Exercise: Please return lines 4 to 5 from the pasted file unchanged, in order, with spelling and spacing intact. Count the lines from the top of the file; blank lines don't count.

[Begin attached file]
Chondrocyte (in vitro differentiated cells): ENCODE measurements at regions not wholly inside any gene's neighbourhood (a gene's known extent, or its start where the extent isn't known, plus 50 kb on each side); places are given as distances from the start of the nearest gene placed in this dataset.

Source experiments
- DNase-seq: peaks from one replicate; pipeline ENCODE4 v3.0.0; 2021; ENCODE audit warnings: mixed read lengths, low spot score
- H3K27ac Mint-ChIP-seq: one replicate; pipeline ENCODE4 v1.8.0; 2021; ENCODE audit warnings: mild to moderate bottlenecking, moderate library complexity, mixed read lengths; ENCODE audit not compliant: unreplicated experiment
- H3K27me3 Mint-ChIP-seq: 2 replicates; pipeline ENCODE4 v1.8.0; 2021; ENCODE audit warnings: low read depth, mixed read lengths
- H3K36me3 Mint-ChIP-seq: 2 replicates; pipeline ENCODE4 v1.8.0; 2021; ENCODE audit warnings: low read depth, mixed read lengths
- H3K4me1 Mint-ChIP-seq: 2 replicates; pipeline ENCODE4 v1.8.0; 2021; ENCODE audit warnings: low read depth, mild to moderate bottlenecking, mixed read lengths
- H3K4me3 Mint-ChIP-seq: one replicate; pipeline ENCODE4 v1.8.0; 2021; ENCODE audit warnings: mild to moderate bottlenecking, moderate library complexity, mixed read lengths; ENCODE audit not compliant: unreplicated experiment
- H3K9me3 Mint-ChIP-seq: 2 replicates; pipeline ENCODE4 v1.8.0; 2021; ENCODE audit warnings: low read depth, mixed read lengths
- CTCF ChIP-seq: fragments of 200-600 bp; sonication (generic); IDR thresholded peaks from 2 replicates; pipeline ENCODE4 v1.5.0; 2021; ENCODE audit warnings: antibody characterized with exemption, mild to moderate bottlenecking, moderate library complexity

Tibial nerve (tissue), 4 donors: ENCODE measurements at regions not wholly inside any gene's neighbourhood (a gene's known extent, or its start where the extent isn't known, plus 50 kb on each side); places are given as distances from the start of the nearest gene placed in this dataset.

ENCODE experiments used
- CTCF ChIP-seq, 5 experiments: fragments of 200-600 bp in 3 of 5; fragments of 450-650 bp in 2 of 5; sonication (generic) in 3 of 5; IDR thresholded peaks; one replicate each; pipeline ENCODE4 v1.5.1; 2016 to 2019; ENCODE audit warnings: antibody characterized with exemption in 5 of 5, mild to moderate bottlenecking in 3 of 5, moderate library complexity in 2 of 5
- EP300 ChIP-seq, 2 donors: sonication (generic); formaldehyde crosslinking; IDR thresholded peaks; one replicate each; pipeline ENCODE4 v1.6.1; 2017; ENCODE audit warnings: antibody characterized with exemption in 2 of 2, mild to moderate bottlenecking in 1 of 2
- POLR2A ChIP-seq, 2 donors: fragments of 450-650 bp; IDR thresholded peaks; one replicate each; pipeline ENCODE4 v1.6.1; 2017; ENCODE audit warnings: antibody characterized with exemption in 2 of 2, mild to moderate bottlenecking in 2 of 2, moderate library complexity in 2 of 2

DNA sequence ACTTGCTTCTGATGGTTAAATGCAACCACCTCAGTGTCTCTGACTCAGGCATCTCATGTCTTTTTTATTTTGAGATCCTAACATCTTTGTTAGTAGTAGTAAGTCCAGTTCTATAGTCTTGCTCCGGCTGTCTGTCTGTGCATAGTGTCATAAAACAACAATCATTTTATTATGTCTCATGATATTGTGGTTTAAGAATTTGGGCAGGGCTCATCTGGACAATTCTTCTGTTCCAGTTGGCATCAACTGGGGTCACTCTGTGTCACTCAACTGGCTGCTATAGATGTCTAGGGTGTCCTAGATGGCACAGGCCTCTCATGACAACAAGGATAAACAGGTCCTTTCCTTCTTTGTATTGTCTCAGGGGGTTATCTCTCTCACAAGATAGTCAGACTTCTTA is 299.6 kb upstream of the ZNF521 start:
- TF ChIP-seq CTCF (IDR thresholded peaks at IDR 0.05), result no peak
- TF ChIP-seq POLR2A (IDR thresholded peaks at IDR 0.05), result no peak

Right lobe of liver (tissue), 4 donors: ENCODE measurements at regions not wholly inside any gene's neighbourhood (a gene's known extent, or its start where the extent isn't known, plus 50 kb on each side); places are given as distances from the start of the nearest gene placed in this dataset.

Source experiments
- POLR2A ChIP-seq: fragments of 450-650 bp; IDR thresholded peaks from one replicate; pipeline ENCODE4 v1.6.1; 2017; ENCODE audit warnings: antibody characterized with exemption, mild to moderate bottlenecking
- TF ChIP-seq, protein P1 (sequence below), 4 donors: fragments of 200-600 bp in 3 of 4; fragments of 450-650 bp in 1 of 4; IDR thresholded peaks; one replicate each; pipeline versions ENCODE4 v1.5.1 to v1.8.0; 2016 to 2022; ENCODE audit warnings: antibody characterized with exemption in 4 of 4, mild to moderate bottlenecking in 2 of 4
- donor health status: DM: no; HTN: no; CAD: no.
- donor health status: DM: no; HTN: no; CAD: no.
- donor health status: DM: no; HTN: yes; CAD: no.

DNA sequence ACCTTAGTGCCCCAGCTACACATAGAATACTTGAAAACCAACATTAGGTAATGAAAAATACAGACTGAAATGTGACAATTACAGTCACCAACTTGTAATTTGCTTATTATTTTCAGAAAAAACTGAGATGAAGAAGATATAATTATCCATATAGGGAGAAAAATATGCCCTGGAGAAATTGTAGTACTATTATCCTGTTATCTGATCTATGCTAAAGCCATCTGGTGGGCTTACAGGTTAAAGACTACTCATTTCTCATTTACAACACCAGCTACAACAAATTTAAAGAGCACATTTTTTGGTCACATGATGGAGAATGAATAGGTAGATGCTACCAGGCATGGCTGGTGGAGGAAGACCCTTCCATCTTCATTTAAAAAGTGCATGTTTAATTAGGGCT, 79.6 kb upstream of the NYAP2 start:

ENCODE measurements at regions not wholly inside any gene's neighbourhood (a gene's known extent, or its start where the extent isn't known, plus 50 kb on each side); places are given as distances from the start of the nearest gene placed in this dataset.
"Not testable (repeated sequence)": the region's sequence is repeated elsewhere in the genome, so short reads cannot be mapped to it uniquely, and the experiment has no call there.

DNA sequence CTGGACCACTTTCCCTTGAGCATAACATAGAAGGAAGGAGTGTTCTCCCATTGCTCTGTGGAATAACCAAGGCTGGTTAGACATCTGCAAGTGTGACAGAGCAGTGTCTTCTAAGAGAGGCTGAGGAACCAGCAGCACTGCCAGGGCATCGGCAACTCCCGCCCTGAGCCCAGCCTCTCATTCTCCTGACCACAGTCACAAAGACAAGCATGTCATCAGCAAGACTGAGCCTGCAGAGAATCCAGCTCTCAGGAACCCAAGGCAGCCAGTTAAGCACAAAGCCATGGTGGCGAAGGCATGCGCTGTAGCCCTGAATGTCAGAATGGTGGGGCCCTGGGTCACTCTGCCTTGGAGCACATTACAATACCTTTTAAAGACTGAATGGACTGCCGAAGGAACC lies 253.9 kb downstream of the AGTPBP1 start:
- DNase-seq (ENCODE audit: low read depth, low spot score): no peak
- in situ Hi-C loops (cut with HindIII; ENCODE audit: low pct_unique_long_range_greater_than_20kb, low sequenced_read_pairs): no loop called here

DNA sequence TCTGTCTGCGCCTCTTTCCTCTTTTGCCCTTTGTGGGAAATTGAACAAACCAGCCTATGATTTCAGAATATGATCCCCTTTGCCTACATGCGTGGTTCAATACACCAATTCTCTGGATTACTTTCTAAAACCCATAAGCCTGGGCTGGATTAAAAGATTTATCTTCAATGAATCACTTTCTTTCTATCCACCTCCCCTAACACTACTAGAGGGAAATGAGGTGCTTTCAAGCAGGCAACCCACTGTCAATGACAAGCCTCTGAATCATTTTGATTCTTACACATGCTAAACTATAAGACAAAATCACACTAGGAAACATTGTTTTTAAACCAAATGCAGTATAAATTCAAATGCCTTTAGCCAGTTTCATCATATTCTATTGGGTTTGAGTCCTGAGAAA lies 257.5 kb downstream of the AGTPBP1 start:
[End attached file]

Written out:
- H3K27ac Mint-ChIP-seq: one replicate; pipeline ENCODE4 v1.8.0; 2021; ENCODE audit warnings: mild to moderate bottlenecking, moderate library complexity, mixed read lengths; ENCODE audit not compliant: unreplicated experiment
- H3K27me3 Mint-ChIP-seq: 2 replicates; pipeline ENCODE4 v1.8.0; 2021; ENCODE audit warnings: low read depth, mixed read lengths